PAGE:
Malaysia's United Malays National Organizations (UMNO), the dominant party in the ruling coalition, kicked off the crucial party elections on Saturday as analysts said the outcome may shape the future policies of Prime Minister Najib Razak.
The elections of UMNO's wing organizations, including the youth and women's groups on Saturday, will be followed by elections of its powerful supreme council and local divisions on Oct. 19, when more than 140,000 party delegates will cast ballots to pick their leaders.
Najib retained his post as party president together with his deputy Muhyiddin Yassin uncontested, despite earlier speculations that he might be ousted after the poor showing by the ruling coalition in the May general election.
However, the party elections may still be seem as a test of Najib's leadership and his reform agenda since he took over as UMNO president and prime minister in 2009.
Tense races are expected for the supreme council elections, especially for the posts of vice president, where the three incumbents face serious challenges by Mukhriz Mahathir, a chief minister in the northern Kedah state and son of the Malaysia's longest serving prime minister, Mahathir Mohamad.
At the age of 88, Mahathir still holds considerable sway within UMNO and played a key role in ousting Najib's predecessor Abdullah Ahmad Badawi after the previous general election in 2008.
Oh Ei Sun, a political analyst and former political secretary to Najib, predicted a close contest between Mukhirz and incumbent vice president and defence minister Hishammuddin Hussein, who is also the son of a former prime minister and Najib's cousin.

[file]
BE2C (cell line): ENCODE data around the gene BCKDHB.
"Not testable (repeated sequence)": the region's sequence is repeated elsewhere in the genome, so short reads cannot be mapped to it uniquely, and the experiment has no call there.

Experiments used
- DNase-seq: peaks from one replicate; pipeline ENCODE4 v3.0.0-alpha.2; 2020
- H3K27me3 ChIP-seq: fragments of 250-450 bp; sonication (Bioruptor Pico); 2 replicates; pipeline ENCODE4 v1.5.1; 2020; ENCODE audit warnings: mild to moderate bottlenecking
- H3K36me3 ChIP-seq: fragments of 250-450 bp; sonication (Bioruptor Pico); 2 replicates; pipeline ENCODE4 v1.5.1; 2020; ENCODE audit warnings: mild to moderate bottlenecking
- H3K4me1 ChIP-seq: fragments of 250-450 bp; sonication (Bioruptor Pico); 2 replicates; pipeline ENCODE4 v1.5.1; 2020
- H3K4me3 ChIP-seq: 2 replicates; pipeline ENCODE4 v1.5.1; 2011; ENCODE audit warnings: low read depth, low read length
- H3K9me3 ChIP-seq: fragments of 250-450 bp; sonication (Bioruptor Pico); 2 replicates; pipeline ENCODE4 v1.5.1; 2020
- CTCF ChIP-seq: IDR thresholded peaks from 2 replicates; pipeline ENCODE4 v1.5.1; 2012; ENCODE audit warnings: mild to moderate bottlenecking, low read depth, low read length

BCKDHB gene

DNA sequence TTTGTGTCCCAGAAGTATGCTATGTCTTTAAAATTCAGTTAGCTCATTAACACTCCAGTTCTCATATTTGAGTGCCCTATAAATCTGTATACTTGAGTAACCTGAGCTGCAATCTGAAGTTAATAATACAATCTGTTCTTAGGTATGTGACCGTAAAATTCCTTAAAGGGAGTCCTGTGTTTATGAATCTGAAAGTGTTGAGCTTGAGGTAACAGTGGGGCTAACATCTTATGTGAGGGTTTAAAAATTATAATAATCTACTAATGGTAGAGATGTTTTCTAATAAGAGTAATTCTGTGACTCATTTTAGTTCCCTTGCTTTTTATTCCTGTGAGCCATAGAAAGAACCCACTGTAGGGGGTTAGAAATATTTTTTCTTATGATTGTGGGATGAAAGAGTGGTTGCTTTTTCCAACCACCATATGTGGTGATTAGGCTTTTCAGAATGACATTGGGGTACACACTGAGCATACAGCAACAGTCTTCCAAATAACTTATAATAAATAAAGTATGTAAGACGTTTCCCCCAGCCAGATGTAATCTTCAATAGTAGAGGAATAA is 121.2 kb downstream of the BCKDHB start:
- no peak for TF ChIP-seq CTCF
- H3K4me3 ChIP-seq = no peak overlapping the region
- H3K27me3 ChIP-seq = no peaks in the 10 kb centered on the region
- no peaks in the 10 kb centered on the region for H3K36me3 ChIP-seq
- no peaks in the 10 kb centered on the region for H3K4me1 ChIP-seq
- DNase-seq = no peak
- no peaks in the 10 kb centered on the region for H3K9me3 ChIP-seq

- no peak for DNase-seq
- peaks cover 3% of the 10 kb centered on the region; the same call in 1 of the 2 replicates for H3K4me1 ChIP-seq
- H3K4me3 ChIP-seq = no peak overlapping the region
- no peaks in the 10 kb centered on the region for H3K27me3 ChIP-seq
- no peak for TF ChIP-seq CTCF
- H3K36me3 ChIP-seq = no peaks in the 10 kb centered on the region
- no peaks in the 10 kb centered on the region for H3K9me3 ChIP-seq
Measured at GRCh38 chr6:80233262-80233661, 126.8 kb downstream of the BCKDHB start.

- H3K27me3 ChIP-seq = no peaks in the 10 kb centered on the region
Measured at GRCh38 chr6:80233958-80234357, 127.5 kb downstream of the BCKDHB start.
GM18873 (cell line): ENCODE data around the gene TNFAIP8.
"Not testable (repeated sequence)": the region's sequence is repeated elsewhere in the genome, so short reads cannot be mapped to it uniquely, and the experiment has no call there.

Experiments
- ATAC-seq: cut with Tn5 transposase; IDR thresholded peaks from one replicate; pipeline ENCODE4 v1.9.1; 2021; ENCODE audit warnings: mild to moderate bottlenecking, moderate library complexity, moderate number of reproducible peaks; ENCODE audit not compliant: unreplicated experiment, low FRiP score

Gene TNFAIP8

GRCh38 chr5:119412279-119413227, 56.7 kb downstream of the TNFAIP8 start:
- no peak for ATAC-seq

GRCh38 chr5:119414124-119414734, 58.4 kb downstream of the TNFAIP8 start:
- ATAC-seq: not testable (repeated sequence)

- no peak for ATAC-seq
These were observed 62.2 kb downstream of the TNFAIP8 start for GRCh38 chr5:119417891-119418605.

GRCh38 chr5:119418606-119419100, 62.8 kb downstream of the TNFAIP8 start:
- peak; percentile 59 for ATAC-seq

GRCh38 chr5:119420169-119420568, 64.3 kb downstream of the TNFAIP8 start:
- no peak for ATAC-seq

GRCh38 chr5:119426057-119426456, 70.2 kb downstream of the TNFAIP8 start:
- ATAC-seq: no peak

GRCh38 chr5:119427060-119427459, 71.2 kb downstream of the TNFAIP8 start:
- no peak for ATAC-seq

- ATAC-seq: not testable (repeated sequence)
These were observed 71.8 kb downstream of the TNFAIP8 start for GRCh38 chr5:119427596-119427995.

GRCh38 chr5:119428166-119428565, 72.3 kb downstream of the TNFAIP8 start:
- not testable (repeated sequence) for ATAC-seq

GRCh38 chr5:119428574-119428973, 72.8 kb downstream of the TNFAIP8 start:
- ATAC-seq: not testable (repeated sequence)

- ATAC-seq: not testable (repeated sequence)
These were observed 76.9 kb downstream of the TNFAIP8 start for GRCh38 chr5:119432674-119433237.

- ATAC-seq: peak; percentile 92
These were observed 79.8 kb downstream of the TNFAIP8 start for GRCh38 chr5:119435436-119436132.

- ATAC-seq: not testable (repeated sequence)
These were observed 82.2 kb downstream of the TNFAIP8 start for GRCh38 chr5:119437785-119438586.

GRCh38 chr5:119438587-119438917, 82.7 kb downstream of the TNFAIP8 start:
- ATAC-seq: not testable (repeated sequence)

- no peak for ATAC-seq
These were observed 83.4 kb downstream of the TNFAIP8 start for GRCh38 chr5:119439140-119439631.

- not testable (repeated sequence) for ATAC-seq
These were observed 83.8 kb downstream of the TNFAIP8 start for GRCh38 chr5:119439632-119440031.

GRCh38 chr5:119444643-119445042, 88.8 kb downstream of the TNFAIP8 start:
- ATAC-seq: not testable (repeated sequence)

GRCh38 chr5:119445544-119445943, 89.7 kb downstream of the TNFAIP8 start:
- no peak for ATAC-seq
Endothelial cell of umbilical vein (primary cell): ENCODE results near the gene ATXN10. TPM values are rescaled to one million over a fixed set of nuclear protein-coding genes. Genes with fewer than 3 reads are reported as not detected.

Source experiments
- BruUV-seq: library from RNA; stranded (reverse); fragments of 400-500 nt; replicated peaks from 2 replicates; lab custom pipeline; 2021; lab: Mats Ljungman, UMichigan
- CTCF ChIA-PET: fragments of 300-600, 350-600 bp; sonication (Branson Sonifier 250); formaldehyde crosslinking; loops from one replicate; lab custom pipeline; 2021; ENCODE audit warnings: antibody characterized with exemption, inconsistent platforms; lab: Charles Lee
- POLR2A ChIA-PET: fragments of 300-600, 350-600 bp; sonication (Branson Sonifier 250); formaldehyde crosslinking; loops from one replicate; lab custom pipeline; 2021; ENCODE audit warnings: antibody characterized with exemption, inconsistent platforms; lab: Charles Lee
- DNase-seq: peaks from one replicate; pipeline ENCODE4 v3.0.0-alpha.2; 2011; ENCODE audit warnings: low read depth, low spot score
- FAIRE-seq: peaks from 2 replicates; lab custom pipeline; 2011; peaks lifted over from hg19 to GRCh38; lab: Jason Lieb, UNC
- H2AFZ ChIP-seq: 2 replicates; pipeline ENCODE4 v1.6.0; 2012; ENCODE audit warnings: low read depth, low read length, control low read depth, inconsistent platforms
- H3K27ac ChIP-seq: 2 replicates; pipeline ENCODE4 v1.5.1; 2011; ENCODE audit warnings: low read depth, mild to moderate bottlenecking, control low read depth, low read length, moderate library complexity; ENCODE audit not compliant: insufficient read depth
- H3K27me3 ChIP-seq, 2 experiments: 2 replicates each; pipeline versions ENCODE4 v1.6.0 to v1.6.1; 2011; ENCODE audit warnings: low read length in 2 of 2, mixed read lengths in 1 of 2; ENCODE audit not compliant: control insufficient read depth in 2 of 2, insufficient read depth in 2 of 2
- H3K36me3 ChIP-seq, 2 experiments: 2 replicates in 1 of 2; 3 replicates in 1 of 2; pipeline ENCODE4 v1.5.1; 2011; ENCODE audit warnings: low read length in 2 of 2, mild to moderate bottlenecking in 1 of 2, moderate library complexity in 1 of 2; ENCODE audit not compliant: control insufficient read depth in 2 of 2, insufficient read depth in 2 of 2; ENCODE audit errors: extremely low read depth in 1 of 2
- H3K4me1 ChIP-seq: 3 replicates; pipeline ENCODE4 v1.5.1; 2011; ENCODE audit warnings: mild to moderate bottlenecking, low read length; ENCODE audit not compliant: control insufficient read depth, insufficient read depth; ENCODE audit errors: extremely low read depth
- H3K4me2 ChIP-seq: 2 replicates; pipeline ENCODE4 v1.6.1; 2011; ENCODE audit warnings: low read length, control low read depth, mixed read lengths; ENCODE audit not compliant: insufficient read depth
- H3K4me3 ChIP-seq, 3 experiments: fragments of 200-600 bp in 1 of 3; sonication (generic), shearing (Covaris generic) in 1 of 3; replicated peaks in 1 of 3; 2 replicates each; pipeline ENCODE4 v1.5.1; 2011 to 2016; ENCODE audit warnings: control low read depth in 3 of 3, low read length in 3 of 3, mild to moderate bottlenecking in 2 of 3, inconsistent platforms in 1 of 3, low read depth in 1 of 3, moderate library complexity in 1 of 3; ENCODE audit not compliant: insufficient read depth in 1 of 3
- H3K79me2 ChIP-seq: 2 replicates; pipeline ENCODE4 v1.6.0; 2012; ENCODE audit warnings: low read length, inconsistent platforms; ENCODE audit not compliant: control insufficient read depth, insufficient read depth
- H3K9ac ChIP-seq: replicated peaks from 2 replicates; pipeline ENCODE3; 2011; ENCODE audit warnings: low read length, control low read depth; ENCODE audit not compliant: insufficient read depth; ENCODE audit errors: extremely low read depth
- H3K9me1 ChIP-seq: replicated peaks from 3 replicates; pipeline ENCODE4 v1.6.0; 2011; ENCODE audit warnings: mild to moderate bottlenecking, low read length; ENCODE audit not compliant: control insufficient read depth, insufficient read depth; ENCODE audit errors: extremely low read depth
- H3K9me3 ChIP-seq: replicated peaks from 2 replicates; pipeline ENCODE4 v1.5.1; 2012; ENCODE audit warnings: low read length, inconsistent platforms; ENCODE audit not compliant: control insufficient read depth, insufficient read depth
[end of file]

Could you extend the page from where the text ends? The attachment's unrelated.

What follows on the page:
"If Mukhriz instead of Hishammuddin becomes vice president, you will see Mahathir becoming even more vocal, thus further constraining Najib's hand," said Oh.
"If both win, which is unlikely, then the current stalemate and bickering will go on for a while. If Hishammuddin instead of Mukhriz wins, then Najib will be able to better focus on his reform agenda for next 3 years."
Despite his uncontested victory in party polls, Najib is facing increasing pressure from party conservatives, who strongly uphold the supremacy of the ethnic-Malay majority in the country. Najib recently announced new initiatives to boost the economic status of the Malays and other indigenous groups that make up more than 60 percent of the total population.
Oh said the outcome of the party elections may have great impact on Najib policies in his second term as prime minister.
"In a sense..the party election is much much more important than the general election. If Najib can squeeze in many if his people among the vice presidents and supreme council, then his reform agenda can proceed much more smoothly."